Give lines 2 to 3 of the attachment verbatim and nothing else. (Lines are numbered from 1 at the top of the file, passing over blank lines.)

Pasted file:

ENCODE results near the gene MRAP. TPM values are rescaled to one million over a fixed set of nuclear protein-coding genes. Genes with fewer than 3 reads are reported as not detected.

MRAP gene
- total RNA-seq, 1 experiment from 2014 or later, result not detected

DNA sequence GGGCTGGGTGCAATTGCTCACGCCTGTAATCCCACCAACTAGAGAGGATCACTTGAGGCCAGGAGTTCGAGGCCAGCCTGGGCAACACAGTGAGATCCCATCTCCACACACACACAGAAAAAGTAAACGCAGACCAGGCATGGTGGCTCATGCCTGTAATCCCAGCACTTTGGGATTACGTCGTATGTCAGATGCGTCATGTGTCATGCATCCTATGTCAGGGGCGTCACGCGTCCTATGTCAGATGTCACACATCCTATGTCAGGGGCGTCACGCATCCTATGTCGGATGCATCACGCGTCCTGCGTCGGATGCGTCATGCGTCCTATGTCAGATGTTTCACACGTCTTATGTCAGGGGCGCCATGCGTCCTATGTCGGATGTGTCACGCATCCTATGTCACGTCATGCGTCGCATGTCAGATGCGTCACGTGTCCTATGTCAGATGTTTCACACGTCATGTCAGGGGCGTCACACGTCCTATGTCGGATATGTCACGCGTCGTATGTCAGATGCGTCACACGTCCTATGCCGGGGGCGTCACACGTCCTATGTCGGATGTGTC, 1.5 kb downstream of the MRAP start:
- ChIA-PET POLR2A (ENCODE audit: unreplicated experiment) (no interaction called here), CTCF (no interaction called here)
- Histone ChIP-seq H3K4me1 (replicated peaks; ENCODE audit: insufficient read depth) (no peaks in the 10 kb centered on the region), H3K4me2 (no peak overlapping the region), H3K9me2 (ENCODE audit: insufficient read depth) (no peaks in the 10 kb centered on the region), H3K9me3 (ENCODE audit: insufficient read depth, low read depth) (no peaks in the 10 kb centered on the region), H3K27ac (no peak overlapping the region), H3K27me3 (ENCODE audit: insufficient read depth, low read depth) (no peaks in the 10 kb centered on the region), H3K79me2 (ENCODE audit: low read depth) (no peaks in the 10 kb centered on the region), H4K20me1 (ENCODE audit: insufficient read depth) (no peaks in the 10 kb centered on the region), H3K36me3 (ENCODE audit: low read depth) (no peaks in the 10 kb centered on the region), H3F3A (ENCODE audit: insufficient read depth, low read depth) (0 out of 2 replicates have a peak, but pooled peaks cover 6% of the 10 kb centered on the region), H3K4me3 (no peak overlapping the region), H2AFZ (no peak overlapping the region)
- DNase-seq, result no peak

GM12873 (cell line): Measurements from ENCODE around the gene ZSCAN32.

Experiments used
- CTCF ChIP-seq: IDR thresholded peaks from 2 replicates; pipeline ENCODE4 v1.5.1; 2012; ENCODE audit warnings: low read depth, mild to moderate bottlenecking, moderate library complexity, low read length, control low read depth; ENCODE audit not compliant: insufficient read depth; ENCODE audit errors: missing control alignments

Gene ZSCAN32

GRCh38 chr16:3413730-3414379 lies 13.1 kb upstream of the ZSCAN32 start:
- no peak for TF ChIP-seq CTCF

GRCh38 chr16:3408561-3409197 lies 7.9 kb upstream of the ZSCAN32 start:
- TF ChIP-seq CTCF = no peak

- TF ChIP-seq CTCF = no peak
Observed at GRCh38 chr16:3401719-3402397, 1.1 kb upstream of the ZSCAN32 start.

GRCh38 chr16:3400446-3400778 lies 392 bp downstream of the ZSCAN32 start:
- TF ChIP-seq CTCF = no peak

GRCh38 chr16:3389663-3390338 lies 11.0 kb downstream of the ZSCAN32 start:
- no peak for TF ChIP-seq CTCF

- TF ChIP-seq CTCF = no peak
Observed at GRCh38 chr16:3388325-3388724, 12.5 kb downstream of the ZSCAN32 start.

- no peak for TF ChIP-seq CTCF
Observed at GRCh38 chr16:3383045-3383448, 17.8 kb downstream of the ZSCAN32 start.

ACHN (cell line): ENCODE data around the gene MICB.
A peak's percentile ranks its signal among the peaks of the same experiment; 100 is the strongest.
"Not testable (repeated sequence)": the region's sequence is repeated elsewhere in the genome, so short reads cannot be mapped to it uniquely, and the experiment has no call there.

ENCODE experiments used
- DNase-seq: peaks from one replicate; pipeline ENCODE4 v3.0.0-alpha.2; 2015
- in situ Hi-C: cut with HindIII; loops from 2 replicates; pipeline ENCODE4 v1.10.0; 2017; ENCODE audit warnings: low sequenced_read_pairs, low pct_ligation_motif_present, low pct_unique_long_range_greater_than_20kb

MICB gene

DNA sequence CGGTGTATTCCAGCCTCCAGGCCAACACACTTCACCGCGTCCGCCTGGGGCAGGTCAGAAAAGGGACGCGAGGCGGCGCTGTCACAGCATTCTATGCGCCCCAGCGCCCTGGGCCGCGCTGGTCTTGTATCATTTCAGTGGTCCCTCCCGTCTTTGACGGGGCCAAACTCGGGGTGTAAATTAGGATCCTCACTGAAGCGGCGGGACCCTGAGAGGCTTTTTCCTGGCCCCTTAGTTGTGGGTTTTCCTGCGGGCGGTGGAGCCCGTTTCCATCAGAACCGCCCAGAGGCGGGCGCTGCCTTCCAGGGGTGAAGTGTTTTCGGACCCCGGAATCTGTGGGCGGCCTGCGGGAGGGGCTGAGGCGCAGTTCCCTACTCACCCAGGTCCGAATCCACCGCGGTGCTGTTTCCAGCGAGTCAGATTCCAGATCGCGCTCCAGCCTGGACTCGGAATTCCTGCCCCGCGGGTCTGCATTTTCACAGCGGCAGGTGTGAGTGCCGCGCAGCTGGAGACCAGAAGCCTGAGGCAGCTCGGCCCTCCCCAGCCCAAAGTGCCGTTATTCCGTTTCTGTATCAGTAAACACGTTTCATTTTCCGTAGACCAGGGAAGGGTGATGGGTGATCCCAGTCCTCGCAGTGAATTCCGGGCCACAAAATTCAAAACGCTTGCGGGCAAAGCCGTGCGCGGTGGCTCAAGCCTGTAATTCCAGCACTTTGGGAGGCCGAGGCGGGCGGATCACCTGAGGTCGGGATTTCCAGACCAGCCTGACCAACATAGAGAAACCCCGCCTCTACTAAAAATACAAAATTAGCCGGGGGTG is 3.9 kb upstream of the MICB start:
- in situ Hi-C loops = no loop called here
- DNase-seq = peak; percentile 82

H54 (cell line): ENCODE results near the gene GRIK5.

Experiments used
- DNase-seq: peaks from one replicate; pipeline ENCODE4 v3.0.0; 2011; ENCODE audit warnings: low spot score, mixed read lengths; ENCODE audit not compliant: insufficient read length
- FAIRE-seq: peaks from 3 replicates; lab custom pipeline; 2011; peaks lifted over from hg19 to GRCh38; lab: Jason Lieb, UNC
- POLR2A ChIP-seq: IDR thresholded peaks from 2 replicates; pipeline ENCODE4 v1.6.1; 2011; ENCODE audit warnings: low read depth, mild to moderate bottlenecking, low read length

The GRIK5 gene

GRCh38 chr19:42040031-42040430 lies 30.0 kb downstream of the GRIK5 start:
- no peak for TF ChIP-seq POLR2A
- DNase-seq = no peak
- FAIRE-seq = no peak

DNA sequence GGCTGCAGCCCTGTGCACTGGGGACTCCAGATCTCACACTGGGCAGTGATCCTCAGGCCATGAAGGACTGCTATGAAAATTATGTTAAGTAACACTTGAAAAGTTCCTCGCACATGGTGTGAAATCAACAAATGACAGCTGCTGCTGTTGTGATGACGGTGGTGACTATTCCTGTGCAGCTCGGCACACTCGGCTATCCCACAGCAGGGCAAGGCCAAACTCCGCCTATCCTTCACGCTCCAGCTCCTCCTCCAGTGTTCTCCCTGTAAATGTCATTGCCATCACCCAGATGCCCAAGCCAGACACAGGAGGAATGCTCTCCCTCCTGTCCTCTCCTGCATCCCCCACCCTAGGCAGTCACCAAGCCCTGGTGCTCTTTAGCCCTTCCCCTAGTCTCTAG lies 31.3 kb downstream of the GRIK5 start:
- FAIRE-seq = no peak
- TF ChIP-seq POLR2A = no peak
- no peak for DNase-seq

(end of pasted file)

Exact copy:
MRAP gene
- total RNA-seq, 1 experiment from 2014 or later, result not detected